Human Rights Watch spoke with eight Eritreans and Sudanese who described to Human Rights Watch how they struggled for weeks or months in 2011 and 2012 to lodge asylum claims in Tel Aviv but failed. They described various obstacles to lodging asylum claims including guards at Ministry of the Interior offices not allowing them into buildings to ask for asylum forms, having to go repeatedly to Interior Ministry offices and wait each time for up to ten hours without receiving an application form, and being prohibited from picking up forms to pass on to others wishing to claim asylum.
A Sudanese man described what happened when he tried to claim asylum at the Interior Ministry offices on Salame Street in south Tel Aviv in early November 2012:
I waited for hours. When an official finally spoke to me I asked for an asylum form and he said ‘Why do you need a form? You have a permit.’ I told him I wanted to get refugee status and he said, ‘We do not have a form for you because the form is only for people who don’t have a permit.’ I asked again and he said no again. Then I showed him a pamphlet UNHCR had given me about how to apply for asylum. He got angry and shouted ‘Where are you from and why did you leave?’ He walked away and left me alone. I stayed for a long time. Finally he came back and told me to leave.
Problems in Detention
In June 2012, the Israeli authorities started automatically detaining all newly arriving “infiltrators.” According to refugee service providers, between June 2012 and February 2013, officials in the Saharonim Detention Center, located in an isolated region of the Negev desert close to the Egyptian border, tried to dissuade Eritrean and Sudanese detainees from lodging asylum claims in a number of ways. These included telling them their time in detention would be extended if they filed an application, providing insufficient information to detainees on how to submit claims, and either refusing to distribute application forms or handing them out only after lengthy delays.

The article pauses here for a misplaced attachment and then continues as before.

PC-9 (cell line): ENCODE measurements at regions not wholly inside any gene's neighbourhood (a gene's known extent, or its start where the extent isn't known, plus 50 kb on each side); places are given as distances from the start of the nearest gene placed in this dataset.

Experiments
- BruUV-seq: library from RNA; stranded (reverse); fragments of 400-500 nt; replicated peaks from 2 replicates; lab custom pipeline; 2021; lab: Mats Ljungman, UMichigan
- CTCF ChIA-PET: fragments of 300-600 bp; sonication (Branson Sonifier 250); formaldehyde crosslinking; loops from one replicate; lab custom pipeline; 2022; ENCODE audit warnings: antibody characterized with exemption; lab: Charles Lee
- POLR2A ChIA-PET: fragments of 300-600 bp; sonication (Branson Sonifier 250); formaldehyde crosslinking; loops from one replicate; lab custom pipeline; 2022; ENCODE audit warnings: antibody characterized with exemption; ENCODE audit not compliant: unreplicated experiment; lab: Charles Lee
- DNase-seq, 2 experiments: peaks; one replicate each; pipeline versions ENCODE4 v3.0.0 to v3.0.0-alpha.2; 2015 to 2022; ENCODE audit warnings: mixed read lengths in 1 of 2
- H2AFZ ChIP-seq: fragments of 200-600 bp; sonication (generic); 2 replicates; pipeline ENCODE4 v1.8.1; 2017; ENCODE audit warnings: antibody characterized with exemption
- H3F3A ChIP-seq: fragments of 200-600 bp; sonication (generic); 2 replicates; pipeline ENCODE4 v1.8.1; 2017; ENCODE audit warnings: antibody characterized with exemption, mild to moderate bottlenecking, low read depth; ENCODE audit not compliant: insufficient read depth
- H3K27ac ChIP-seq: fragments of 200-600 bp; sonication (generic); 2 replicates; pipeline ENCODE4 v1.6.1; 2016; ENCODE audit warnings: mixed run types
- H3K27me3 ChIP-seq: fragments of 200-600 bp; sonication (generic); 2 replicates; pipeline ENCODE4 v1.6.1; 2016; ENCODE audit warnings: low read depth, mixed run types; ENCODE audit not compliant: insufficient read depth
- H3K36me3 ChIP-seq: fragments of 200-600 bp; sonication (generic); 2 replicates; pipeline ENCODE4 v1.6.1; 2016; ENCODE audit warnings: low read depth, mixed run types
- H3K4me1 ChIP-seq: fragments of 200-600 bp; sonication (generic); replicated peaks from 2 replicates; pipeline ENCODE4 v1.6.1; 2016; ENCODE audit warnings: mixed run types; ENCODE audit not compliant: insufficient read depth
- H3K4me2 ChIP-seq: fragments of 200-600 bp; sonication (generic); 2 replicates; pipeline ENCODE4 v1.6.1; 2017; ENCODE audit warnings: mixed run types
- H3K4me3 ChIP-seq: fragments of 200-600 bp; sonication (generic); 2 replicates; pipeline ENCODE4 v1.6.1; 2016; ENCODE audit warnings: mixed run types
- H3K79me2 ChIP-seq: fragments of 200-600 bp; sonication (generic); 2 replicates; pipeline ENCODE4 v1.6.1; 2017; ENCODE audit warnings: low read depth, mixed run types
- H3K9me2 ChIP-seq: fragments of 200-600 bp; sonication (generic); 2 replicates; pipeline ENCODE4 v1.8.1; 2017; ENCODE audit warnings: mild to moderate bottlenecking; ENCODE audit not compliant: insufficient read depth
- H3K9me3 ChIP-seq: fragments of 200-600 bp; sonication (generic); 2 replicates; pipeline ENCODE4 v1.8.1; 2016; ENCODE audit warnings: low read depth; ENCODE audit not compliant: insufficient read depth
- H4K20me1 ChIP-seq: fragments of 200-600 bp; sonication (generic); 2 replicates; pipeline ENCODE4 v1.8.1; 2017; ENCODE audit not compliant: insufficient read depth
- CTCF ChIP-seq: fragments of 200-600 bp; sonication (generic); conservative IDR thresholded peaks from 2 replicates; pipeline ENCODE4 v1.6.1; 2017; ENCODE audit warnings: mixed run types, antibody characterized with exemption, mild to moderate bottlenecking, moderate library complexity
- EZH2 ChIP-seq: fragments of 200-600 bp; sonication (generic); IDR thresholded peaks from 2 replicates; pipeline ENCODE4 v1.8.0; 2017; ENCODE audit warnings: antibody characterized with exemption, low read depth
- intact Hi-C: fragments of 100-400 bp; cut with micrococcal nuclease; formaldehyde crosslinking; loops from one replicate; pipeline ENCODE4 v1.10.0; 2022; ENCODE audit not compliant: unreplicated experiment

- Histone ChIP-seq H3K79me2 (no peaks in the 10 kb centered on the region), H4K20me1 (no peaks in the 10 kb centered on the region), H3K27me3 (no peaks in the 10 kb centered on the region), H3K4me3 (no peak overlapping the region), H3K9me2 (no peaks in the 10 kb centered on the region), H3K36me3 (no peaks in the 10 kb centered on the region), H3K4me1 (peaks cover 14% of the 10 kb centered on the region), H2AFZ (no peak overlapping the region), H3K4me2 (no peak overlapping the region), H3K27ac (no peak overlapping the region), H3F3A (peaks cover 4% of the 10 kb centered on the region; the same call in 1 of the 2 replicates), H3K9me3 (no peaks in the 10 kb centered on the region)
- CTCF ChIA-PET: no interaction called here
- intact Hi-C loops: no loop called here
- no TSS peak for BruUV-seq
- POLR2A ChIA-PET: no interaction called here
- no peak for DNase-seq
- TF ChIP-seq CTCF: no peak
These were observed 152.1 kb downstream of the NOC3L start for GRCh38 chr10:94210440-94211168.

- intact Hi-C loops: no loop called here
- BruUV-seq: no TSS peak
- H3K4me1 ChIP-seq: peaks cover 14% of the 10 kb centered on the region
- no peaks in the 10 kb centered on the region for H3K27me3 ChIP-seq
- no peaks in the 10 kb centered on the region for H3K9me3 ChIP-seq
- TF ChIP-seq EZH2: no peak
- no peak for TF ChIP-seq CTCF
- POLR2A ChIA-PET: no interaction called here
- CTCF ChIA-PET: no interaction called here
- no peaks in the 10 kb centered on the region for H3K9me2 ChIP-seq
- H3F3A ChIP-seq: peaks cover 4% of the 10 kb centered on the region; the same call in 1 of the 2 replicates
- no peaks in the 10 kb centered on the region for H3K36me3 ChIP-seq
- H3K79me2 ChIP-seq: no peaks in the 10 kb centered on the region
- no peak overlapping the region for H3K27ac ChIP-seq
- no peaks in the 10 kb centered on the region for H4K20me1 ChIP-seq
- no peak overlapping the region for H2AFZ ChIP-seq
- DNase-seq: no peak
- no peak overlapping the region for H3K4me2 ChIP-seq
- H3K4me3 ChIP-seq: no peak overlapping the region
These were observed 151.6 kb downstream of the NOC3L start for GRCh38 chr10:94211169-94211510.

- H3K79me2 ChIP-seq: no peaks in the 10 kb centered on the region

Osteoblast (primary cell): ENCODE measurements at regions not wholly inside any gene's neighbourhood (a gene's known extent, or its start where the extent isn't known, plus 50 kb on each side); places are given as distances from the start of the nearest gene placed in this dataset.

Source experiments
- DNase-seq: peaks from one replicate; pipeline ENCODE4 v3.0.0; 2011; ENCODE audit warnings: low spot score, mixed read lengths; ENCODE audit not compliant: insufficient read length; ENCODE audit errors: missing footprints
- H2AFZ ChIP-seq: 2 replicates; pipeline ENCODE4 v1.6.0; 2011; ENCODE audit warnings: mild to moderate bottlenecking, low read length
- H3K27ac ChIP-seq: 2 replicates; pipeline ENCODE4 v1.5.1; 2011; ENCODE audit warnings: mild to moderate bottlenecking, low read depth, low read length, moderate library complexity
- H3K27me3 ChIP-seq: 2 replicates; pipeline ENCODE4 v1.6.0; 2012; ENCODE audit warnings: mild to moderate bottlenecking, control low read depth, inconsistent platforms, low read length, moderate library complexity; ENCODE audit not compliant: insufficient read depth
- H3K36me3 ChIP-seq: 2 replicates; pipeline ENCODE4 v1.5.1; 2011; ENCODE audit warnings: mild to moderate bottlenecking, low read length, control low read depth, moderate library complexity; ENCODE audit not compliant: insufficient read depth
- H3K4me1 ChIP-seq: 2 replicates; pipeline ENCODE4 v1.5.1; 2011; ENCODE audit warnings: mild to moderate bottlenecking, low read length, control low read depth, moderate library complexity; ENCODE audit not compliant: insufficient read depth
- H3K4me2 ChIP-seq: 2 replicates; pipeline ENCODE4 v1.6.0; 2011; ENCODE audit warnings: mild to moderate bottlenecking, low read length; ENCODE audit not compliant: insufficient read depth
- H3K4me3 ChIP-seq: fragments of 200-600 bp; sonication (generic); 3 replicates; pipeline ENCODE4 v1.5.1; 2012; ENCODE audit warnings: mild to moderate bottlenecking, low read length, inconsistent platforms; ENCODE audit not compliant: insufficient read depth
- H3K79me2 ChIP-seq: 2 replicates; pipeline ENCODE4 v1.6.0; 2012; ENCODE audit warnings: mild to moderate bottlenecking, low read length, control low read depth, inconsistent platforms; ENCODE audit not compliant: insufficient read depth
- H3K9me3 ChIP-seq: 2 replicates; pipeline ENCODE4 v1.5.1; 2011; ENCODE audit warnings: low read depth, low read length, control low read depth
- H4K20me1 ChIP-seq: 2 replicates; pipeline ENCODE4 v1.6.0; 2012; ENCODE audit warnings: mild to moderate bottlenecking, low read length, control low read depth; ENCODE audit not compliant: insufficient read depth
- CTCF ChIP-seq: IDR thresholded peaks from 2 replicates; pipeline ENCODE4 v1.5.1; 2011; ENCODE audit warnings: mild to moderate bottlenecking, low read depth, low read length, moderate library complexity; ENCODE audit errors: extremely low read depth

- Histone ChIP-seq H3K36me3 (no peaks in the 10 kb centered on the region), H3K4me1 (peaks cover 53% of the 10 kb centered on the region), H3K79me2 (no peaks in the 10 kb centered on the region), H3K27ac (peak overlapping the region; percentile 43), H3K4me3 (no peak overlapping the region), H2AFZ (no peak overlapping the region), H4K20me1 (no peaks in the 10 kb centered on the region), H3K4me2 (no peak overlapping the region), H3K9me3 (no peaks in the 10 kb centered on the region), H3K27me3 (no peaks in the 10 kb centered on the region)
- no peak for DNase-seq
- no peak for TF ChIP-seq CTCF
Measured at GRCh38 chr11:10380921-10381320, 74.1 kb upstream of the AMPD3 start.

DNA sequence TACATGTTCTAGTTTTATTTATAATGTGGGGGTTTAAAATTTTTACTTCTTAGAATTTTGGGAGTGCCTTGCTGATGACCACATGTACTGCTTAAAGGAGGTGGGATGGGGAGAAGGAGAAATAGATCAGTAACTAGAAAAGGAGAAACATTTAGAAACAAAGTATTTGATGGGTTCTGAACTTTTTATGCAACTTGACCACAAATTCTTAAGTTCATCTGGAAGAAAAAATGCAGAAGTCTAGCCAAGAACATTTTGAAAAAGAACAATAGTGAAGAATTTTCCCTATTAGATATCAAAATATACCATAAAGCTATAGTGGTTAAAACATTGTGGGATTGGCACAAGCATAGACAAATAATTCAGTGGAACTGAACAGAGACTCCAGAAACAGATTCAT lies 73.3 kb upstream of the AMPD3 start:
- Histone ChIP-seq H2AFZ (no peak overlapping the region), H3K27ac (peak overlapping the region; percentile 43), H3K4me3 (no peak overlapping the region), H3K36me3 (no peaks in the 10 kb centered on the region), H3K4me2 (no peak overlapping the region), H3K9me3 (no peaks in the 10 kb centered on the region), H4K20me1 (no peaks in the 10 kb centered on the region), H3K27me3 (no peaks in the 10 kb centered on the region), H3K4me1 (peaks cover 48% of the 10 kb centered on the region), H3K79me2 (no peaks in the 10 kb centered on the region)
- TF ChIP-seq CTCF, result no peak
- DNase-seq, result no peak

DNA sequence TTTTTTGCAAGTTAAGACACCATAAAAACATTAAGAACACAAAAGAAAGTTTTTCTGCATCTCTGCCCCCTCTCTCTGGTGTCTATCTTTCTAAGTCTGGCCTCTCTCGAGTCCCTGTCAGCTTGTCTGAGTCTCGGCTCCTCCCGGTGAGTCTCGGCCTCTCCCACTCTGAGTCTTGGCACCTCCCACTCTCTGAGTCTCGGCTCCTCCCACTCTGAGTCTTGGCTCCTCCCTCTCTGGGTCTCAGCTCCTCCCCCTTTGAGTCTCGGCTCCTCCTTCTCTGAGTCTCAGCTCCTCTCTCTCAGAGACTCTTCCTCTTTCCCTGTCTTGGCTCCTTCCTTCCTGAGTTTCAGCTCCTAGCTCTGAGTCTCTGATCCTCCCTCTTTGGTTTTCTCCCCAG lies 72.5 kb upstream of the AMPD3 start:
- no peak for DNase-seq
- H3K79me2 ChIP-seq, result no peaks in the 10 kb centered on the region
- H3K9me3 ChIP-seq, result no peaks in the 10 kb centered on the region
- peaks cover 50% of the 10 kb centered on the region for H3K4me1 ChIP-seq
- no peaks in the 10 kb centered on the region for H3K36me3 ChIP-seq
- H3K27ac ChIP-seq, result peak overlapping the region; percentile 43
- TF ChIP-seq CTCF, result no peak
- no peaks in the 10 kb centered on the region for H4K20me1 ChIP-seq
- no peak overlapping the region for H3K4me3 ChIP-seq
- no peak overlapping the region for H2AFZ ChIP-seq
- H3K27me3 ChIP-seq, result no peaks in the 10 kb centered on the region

As a result, hundreds of detained Eritrean and Sudanese asylum seekers in Saharonim were, in effect, denied access to asylum procedures.
Hundreds of detainees told Hotline staff that when they asked how to claim asylum, officials—including prison guards, detention tribunal judges, and Tigrinya interpreters—told them they would be detained for at least three years if they lodged asylum claims. Others said officials simply denied they had a right to claim asylum.
In a notable case, a detained Sudanese man told Hotline on February 12, 2013:
In the first interview I told [the officials] I wanted to ask for asylum. The interrogator banged his fist on the table and said that in Israel there is no asylum and that we come just to work and should go back [to Sudan].
Another Sudanese man told Hotline on February 12, 2013:
After Hotline helped me to ask for asylum, the Ministry of Interior staff asked me three times whether I was ready to return to Sudan. I said no. They put pressure on me, saying that if something happened to my wife and children in Sudan it would be my fault. They said if I stayed, I would spend many years in prison. Some said three years, others said five, and then they said eight or ten years.